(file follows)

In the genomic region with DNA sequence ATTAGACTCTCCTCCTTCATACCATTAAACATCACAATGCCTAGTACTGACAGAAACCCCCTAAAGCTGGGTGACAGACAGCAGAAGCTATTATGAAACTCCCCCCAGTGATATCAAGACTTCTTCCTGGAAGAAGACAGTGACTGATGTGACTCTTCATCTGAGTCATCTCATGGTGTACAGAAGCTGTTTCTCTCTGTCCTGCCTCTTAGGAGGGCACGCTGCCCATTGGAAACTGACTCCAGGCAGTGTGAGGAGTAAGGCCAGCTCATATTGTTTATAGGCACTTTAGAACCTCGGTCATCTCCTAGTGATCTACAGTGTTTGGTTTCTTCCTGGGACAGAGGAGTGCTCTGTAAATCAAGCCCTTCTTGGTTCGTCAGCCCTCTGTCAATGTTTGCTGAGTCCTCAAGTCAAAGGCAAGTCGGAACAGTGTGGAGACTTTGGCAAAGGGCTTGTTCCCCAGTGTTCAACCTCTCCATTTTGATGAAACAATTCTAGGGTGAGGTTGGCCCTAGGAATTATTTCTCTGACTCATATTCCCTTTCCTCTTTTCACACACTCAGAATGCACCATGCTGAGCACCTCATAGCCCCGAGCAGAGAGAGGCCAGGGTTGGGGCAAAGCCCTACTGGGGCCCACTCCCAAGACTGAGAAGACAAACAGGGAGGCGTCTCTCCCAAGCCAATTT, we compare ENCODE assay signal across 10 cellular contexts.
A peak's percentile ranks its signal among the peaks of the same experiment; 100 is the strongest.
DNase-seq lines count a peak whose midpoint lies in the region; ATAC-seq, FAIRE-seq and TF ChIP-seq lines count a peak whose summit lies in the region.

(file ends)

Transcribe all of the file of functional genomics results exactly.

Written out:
In the genomic region with DNA sequence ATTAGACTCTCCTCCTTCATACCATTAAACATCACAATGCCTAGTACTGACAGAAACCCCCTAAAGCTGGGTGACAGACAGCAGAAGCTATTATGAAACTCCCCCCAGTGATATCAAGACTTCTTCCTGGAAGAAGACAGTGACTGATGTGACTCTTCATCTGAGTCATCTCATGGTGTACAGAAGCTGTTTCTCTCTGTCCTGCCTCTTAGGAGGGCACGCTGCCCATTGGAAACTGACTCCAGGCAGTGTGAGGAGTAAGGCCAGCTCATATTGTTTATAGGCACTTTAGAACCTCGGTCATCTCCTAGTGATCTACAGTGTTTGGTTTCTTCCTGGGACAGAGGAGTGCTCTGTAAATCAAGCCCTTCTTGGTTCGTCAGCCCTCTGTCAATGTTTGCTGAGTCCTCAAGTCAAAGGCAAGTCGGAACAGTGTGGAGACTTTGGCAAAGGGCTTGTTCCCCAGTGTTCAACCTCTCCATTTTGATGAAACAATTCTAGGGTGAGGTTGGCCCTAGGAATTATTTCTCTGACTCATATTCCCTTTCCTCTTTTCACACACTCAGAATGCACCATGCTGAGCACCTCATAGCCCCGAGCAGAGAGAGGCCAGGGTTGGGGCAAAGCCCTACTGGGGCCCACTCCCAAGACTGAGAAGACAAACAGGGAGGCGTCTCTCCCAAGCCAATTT, we compare ENCODE assay signal across 10 cellular contexts.
A peak's percentile ranks its signal among the peaks of the same experiment; 100 is the strongest.
DNase-seq lines count a peak whose midpoint lies in the region; ATAC-seq, FAIRE-seq and TF ChIP-seq lines count a peak whose summit lies in the region.